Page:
en.wikipedia.org/wiki/Janeway_lesion

    Janeway lesions are rare, non- tender, small erythematous or haemorrhagic macular, papular or nodular lesions on the palms or soles only a few millimeters in diameter that are associated with infective endocarditis and often indistinguishable from Osler's nodes.

    • Janeway Lesions (Infective Endocarditis, Septic Emboli/Microabscesses)
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    • Endocarditis -- Acute Subacute Infective ( Janeway, Roth Spots, Osler Lesions)
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  5. Janeway Lesion - an overview | ScienceDirect Topics

    www.sciencedirect.com/.../janeway-lesion

    Janeway lesions are macular, non-painful, erythematous lesions on the palms and soles (Figure 13-10a). Osler's nodes are painful, violaceous nodules found in the pulp of fingers and toes (Figure 13-11). Roth spots are exudative, edematous hemorrhagic lesions of the retina (Figure 13-10b).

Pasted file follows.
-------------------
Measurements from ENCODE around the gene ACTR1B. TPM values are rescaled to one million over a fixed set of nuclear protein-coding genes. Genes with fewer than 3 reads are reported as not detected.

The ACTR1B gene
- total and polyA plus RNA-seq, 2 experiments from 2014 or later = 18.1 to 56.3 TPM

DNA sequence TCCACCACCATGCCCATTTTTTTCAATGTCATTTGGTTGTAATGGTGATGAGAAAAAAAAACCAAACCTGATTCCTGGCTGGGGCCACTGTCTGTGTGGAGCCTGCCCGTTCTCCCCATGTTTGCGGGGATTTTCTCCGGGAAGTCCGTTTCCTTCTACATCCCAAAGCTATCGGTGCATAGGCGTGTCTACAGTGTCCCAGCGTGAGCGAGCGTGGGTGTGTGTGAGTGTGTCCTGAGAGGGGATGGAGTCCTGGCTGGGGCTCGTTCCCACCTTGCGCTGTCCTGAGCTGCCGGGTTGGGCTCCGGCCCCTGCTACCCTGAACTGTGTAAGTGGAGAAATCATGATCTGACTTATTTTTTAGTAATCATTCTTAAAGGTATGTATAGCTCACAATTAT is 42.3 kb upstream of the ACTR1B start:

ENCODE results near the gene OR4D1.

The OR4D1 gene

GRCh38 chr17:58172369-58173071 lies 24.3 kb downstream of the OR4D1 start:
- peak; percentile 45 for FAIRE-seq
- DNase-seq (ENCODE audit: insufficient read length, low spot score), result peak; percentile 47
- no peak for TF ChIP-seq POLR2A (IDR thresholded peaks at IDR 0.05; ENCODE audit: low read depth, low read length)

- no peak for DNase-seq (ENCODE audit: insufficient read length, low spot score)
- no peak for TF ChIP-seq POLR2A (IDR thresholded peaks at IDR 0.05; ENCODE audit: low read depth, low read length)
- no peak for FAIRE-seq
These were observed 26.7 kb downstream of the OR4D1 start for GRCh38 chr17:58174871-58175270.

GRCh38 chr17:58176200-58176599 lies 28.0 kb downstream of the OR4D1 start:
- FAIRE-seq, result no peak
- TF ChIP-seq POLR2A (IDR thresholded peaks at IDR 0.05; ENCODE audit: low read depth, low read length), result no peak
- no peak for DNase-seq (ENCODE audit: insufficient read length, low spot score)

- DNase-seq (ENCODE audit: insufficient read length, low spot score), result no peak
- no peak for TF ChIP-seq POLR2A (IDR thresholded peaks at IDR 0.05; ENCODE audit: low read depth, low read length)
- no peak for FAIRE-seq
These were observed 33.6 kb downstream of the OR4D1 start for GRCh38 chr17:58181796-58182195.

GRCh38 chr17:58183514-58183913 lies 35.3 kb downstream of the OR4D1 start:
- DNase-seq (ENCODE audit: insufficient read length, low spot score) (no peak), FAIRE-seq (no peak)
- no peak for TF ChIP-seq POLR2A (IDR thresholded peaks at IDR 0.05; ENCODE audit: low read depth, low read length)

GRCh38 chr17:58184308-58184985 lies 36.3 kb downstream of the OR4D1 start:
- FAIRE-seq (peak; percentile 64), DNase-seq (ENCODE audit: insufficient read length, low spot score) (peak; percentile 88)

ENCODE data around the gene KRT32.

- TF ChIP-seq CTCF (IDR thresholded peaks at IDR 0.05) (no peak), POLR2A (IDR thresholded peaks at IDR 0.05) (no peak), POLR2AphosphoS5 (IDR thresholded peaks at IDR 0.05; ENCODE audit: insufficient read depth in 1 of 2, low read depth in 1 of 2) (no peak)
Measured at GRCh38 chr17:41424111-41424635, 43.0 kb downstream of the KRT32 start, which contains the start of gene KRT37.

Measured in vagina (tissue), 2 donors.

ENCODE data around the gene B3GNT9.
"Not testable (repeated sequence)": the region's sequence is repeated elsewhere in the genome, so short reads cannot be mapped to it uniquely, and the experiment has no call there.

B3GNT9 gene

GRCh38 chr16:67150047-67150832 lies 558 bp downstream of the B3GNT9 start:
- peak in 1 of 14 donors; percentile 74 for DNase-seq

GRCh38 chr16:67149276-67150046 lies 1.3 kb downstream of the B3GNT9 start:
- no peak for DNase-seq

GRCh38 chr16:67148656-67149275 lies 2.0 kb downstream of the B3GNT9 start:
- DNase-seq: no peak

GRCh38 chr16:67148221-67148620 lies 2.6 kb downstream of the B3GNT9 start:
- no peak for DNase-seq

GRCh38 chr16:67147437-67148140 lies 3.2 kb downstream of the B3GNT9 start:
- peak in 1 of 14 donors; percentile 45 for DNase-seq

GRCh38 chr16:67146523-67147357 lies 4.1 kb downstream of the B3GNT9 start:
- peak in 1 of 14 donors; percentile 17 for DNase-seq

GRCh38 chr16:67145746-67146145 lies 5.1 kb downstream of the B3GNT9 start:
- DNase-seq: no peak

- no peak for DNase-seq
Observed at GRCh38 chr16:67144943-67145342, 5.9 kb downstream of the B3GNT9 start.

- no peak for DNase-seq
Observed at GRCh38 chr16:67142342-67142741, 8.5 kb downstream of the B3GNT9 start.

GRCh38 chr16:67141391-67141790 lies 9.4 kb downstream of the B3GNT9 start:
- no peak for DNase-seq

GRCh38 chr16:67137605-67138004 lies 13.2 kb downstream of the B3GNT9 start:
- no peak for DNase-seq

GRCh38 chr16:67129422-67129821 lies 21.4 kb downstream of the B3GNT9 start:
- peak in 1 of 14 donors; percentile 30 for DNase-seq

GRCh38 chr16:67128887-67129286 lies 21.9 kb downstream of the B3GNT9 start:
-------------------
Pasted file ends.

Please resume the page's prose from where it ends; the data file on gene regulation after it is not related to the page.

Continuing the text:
6. What is Janeway Lesion? | Symptoms, Causes and Treatment ...

    medicarepharmabusiness.com/what-is-janeway...

    Oct 20, 2018 · In simple terms, Janeway lesion is a collection of pus within the tissues of the body with marked localized death of living tissue and inflammatory filtrate not involving the epidermis. The Janeway Lesions are distal, flat, eccchymortic and painless. They got the name from Edward Janeway (1841-1911).

  7. Janeway lesions are one of the stigmata of infectious endocarditis. They are irregular, erythematous, flat, painless macules on the palms, soles, thenar and hypothenar eminences of the hands, tips of the fingers, and plantar surfaces of the toes; they rarely present as a diffuse rash, and are very rare in clinical practice.